Forrest Gump ran until the land gave way to open ocean and not a second before. A great deal of the Raptors offense this season will be derived from Gump ethos pushing them forward, and forward again until they're forced to settle into the halfcourt and the .5 offense that remains a work in progress.
These Raptors are meant to be titans of the open court. Pascal Siakam rose to prominence by getting up court and on the positive end of Kyle Lowry hit ahead passes. O.G. Anunoby, perhaps more than anyone in league history, supplements his scoring with breakaway dunks after stealing point-to-wing and wing-to-point passes. Scottie Barnes doesn't go a day without receiving a comparison to Magic Johnson. These guys play a lot of minutes, play a lot of defense, and they get their fair share of runouts - this is by far the easiest way to keep winning games. Darko Rajakovic can tweak things, get more buy in, and improve morale (and he certainly has), but he can't change what this team is best at: the Gump ethos. Even Coach Darko had it postgame, sprinting into the dressing room like a madman before being showered in water to celebrate his first win.
"I hope we have elite defense every night. I think we have elite defenders." Rajakovic said after the win. "When we bring that kind of energy and juice, we're really good defensively. For us, that creates opportunities in transition."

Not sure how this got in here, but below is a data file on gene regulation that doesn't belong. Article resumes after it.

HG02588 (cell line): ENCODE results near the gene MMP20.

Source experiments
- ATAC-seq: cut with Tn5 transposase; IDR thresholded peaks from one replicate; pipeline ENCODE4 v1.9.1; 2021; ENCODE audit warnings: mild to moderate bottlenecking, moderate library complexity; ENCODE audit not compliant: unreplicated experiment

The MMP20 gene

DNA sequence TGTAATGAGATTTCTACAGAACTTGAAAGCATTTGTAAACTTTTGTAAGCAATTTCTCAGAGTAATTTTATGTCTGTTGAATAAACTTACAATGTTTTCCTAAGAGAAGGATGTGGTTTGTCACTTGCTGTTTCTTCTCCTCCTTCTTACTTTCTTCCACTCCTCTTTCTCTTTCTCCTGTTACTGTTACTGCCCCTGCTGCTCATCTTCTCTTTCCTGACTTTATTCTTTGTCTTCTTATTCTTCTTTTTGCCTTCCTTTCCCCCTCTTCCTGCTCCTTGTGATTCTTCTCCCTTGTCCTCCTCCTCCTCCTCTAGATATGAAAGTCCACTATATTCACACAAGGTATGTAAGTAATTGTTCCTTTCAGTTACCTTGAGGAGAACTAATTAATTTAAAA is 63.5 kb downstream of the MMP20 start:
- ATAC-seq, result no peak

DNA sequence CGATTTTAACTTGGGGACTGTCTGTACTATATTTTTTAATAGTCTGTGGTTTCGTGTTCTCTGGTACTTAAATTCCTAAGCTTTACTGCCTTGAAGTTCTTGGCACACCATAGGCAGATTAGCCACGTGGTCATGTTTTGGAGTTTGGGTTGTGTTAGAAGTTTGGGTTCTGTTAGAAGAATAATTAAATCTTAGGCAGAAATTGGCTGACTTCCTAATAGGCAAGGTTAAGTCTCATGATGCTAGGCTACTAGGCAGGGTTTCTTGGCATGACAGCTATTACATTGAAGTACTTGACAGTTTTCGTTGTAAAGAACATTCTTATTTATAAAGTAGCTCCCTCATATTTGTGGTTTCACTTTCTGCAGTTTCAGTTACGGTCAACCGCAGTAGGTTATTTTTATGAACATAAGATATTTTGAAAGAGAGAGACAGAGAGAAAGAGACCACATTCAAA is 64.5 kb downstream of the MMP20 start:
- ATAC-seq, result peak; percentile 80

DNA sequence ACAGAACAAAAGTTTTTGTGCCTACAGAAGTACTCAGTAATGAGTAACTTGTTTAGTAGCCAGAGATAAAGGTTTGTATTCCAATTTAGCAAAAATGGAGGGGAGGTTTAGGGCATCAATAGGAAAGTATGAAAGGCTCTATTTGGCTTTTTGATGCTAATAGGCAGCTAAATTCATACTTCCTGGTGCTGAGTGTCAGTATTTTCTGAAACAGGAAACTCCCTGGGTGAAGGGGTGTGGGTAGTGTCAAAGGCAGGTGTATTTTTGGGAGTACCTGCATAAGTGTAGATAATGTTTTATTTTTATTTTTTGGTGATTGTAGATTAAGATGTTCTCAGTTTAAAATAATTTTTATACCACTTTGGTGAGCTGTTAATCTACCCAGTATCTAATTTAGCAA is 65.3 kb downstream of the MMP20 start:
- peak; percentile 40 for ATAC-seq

Rajakovic added, regarding the offense: "I thought tonight we could have done a better job with a couple situations of not turning the ball over. I talked to Scottie at halftime that: 'we need him to push, but to also be under control'. And, we gotta continue trusting the pass. It's easy to trust the pass if you're making shots, when everybody's playing great it's easy to trust the pass. Trusting togetherness is the one (thing) when things are not going our way, and how we're going to stick together and stay together. We did it enough tonight, and we definitely have a lot of room for improvement."
No team has been better at getting out in transition -- and avoiding the halfcourt -- than the Memphis Grizzlies the past two seasons. They managed to get out running on 18 and 19-percent of their possessions, and these numbers are huge. The Raptors busted out in transition on 25-percent of their possessions last night, and better yet: almost 50-percent of their defensive rebounds led to a transition opportunity. This wasn't a team that had to wait with bated breath for a steal, or force the issue by gambling to try and jumpstart their offense; they stayed well within their defensive shell, defended like hell, and pushed after misses.
That defensive shell? The league's best after game one. The expectation isn't any sort of "if you're not first you're last" Ricky Bobby-ism, these Raptors don't have to be the league's best defense to be successful, but they should be in play for that status. You can't fully control for transition possessions, but through getting stops, getting steals, and pushing pace you can guarantee a healthy amount. The Raptors need to grab more than a healthy amount. The defense gets the ball rolling, and their star wings figure things out on the fly.